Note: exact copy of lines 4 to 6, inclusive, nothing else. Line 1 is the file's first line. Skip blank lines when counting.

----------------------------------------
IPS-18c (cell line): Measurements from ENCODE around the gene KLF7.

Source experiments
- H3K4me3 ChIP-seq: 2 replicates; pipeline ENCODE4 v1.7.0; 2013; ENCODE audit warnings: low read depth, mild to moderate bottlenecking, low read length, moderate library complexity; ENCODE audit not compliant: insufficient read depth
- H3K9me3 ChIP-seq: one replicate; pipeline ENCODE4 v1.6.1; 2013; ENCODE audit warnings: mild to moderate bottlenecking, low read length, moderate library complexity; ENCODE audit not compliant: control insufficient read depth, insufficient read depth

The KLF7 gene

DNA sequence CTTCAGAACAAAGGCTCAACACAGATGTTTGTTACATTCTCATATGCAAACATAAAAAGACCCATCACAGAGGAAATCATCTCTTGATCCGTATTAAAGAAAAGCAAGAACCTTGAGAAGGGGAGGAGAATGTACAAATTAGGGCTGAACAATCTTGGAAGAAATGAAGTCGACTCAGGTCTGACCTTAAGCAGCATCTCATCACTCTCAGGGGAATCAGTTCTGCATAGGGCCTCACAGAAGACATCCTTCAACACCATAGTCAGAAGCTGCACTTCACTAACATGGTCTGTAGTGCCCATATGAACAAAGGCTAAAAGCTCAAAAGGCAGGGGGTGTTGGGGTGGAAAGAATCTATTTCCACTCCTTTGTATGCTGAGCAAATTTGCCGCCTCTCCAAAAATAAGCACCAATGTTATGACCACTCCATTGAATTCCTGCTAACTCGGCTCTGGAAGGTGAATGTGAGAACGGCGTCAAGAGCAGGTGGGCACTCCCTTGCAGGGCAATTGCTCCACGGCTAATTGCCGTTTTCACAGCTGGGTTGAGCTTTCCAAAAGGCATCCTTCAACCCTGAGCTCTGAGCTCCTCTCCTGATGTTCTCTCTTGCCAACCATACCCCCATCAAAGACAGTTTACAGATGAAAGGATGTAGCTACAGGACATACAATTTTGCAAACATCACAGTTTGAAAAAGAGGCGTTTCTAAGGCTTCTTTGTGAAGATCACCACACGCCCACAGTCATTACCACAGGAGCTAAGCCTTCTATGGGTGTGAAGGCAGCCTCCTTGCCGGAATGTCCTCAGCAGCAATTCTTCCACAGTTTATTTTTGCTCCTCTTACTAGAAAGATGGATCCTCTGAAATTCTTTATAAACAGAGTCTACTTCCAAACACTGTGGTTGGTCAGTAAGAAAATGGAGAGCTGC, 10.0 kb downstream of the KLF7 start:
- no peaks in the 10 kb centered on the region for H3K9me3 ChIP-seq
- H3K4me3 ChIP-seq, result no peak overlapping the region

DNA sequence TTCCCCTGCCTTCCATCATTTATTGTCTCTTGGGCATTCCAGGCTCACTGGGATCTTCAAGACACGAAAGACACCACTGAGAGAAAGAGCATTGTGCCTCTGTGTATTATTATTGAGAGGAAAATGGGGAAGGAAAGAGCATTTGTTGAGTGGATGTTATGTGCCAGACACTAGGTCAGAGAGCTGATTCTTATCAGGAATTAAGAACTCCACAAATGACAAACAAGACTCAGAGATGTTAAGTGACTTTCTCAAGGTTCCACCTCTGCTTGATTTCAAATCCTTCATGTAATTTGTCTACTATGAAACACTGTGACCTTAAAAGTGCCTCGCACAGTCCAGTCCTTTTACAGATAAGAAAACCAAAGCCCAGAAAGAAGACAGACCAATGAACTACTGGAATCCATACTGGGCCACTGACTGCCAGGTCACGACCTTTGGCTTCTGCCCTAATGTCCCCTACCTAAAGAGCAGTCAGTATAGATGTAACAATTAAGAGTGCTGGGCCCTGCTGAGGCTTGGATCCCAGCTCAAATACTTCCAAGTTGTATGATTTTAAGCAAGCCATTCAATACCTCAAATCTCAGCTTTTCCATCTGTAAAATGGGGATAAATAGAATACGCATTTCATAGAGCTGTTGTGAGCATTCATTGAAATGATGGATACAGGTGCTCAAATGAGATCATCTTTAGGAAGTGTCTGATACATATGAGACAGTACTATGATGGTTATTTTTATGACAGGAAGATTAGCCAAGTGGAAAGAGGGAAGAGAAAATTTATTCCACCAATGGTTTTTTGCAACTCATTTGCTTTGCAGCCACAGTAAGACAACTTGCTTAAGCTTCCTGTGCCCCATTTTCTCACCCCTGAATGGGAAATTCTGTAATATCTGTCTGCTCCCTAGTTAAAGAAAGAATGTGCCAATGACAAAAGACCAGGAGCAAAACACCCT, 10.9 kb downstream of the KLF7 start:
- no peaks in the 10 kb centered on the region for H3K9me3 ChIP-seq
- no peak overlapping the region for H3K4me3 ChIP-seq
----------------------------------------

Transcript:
- H3K9me3 ChIP-seq: one replicate; pipeline ENCODE4 v1.6.1; 2013; ENCODE audit warnings: mild to moderate bottlenecking, low read length, moderate library complexity; ENCODE audit not compliant: control insufficient read depth, insufficient read depth

The KLF7 gene

DNA sequence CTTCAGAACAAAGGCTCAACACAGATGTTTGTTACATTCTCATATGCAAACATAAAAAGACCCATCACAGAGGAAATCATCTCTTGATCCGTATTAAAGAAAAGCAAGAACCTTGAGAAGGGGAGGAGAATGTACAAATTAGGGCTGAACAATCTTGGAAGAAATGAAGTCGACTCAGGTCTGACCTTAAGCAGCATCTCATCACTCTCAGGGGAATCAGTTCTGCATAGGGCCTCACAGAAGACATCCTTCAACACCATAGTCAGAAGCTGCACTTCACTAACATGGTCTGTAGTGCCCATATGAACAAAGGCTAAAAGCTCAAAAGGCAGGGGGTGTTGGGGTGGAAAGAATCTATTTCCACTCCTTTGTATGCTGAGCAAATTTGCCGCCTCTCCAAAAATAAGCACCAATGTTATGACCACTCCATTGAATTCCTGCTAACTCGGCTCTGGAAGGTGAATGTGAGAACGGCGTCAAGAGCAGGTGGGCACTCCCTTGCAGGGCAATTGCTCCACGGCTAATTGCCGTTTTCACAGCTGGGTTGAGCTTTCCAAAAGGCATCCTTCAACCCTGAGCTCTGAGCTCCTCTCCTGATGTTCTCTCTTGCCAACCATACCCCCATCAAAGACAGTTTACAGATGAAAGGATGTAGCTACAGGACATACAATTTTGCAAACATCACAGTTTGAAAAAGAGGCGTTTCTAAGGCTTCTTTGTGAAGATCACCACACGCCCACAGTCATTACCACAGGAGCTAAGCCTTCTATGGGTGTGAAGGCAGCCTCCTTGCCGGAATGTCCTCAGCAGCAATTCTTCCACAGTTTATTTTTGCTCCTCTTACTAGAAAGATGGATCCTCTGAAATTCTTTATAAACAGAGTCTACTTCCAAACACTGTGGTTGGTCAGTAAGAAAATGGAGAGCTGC, 10.0 kb downstream of the KLF7 start: